I’ve been having an amicable discussion with my older (retired!) brother Don about whether or not I have the will to adhere to the kind of budget that will be required should I decide to retire soon. I will be turning 60 this year, and have been a slave to the Corporate Ball and Chain since I was in my early 20’s. I am growing weary of the effort required to stay competitive in a rapid paced, ever “bar raising,” cut-throat environment.
Taking my job on the road has been a blessing, as it has enabled me to stomach the rigors of the job for a little longer. Without the promise of the ability to roam, to see ever-changing sights outside my window, and have enriching experiences (at least on the weekends!) I would have quit two years ago. But I have to be honest, sitting inside a 160 square ft living space for 8-10 hours a day, five days a week while listening to the sounds of play outside my window is starting to get to me.
One of the many reasons work has become so intolerable is because they keep cutting staff. I used to joke that my biggest fear was being the last person left on the team to “clean out the stables” after all the young thoroughbreds had moved on to another race. And sure enough, my prophecy has come true. I don’t want to work this hard anymore. When I was young, I thought people over 50 were too slow to cut it in the corporate arena. Now, I see we are just too wise.
I spent the last year circling through the more populated parts of the Eastern USA….lots of cities with infrastructure nearby, like Austin, Asheville, and up the eastern seaboard where there was an abundance of nature to be found just outside large cities with strong cell signals for both Verizon and AT&T. Some of those cities like New York and Atlanta even had “built in friends” from previous years when I lived there to coax me out of my fiberglass virtual office each evening.
So as I now turn my compass toward the less populated west, I can’t help but worry if the infrastructure will be there to offer the support that I need to continue to be an “engaged employee” in this demanding work environment. And can I find the balance I need to keep me from losing myself in the job. As I search RV parks near places I long to visit like Big Bend, the Davis Mountains, and all those National Parks spread out west, is it realistic to think I can do this in between the work days? Hopping from town to town on the weekends to be ready to roll come Monday morning?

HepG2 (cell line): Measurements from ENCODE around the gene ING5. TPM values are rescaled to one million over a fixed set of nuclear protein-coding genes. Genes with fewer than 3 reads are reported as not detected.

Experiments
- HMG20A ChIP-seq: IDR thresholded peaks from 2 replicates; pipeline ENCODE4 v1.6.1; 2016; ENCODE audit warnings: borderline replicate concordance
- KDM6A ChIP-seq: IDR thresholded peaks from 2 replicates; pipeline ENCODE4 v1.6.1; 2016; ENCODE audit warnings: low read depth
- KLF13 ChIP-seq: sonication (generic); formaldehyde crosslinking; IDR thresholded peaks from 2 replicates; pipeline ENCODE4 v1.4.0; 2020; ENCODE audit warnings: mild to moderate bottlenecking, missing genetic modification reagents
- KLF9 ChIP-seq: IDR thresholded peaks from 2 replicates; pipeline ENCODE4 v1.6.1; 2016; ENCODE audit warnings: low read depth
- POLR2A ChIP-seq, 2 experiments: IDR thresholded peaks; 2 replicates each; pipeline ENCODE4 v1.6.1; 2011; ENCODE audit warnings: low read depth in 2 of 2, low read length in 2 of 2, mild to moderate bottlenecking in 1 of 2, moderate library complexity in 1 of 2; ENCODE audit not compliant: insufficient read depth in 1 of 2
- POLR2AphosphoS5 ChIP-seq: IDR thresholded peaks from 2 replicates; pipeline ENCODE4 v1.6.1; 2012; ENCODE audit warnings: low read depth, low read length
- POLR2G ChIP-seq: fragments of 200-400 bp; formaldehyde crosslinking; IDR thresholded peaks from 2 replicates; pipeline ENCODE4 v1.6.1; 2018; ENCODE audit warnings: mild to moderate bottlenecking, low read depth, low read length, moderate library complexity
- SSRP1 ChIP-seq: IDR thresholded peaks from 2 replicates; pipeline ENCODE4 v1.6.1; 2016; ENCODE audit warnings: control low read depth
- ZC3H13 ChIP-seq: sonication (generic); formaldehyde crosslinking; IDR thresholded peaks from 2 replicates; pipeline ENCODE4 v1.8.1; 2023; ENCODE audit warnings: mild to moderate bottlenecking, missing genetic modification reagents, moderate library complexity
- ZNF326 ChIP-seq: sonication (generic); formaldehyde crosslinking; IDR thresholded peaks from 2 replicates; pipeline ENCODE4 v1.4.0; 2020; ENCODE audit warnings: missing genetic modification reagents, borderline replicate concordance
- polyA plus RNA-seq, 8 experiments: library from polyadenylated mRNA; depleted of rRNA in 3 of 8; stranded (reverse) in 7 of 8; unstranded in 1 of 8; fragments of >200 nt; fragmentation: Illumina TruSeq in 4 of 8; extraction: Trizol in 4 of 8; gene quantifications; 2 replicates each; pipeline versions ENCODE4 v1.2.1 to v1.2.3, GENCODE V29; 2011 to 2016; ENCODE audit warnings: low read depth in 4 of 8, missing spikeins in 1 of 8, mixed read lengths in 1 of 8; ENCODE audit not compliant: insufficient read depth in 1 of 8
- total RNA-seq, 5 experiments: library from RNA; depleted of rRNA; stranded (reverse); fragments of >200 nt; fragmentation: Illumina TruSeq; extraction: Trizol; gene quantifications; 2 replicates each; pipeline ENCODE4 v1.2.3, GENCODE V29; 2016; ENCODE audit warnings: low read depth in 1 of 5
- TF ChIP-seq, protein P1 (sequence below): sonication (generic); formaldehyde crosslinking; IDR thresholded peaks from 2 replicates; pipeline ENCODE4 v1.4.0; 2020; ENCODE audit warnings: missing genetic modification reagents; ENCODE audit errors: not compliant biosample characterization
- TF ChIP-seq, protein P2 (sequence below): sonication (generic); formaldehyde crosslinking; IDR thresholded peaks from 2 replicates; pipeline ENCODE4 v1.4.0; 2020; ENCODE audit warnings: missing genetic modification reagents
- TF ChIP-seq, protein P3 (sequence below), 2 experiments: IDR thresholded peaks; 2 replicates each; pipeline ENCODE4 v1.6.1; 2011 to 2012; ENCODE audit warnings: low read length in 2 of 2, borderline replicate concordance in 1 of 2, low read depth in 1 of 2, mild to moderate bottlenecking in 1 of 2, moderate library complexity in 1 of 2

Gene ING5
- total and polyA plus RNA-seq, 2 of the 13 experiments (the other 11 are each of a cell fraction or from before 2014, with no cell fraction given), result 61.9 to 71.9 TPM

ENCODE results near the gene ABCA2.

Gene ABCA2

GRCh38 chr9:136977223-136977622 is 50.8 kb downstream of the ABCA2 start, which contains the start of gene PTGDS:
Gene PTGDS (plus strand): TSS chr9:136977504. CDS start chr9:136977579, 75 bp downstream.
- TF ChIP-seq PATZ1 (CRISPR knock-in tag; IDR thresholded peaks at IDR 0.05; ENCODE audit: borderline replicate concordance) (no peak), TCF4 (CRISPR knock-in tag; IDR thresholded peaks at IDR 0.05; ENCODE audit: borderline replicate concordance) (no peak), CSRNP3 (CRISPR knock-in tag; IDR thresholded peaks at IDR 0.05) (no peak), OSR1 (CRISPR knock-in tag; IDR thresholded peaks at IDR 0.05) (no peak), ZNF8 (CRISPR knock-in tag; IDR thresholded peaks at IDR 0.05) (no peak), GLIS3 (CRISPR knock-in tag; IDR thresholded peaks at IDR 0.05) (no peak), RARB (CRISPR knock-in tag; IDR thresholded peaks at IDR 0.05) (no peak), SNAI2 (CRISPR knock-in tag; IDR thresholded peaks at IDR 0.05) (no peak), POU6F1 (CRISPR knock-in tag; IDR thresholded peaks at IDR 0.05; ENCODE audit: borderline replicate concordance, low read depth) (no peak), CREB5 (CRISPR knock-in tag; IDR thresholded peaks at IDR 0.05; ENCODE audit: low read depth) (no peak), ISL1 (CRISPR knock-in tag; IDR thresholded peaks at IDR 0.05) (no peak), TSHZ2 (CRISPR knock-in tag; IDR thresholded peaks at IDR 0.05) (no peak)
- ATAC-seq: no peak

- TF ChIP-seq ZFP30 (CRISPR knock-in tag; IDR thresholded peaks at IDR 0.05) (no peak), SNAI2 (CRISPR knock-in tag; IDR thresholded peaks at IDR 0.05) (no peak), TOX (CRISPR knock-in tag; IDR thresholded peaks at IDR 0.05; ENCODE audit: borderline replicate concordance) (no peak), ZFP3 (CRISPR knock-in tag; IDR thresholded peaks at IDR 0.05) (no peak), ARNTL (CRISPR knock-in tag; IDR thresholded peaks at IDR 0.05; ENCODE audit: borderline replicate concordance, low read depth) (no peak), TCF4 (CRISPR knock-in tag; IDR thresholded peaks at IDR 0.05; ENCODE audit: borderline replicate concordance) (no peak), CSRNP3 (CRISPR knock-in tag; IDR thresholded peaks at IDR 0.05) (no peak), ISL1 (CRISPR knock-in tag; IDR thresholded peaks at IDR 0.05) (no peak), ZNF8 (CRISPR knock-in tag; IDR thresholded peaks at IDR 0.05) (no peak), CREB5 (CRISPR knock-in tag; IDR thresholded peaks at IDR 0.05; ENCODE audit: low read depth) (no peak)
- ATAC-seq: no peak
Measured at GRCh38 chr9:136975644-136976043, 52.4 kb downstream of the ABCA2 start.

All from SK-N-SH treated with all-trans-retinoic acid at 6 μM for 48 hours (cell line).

And once I get to the \wide open spaces that so many RVers blog about, am I going to be content to sit under “house arrest” like a rolling prison cell, when the only diversions are distant trails to be hiked, remote rivers to be kayaked, and so many National Parks with no hook-ups?
I won’t kid myself, Don is right. I have always enjoyed “the finer things in life.” But looking back, do I really miss those things? The high rolling parties and luxury hotels? Weekend jaunts to the Hamptons? Twelve dollar Vodka Martinis and French manicures? Not in the least. I cherish those memories, but I have no desire to have that life back. At all.
So I am testing myself these two weeks while in Austin. Can I live here in a “foodie city” with so many entertainment venues to tempt me, yet still do it on a budget? Can I find ways to enjoy all the city has to offer “on the cheap?”
My first real test came upon finding out that my second-favorite opera, Tosca, was playing right down the street at the beautiful Long Center for Performing Arts on Lady Bird Lake. It is only a short walking distance from the Pecan Grove RV Park. Could I stoop to seats in the nosebleed section, yet still feel the passion of the show?
Or could I go to Uchi, Austin’s number one restaurant, and hold fast to the “Sake Social” menu, the “early bird special” of sorts where sake is $3 a glass and a large yellowtail roll can be had for $6?
Of course, all the places along Barton Springs Restaurant Row offer Happy Hour specials. Chuy’s has $4 margaritas with free chips and queso, while Uncle Billy’s offers $2.50 drafts all day on Tuesdays.
And there’s always the Food Trucks. Although there was no power in “Ms. P’s Electric Cock,” I have enjoyed healthy, good value meals on the fly from Torchy’s Tacos to Thai food.
So which comes first? The chicken who is seeking a cheap place to roost? Or the egg in my hot off the grill breakfast taco from the deli next door that costs more than a carton of eggs? Truth be known, if I didn’t need the infrastructure for work, I probably wouldn’t be staying in RV Parks where it costs me $250 a week to park along a hike and bike path, near brew pubs, restaurants, and theatres.
I see the remote desert out west as a Catch 22, the draw being the wide open spaces and an abundance of nature to be explored, with lots of solitude and sunsets. But is it only going to frustrate the hell out of me, since I am confined to a fiberglass cell?
I guess there is only one way to find out…but one thing I do know, if it comes down to want for the finer things versus will to keep the nomadic lifestyle going, no question –The lifestyle wins hands down. Nothing has ever felt so right…even during this dreadful, seemingly never-ending winter!